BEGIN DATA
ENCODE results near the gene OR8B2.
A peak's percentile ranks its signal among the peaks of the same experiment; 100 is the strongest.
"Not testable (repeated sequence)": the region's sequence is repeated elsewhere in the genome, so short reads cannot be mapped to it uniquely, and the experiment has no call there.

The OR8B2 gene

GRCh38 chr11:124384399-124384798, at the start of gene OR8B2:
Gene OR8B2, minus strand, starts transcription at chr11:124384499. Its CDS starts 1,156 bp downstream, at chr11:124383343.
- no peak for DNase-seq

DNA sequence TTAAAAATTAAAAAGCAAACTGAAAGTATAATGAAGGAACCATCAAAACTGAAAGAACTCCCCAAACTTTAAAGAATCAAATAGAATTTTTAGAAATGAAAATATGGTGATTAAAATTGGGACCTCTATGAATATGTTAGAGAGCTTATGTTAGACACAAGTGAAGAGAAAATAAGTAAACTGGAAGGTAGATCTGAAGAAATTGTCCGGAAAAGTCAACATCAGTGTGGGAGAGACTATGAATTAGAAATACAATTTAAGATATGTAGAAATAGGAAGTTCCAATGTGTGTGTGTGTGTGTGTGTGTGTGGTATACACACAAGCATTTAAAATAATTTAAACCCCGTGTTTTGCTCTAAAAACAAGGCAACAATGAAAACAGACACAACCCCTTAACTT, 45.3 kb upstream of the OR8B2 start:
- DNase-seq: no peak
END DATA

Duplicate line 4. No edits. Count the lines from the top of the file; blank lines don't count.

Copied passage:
The OR8B2 gene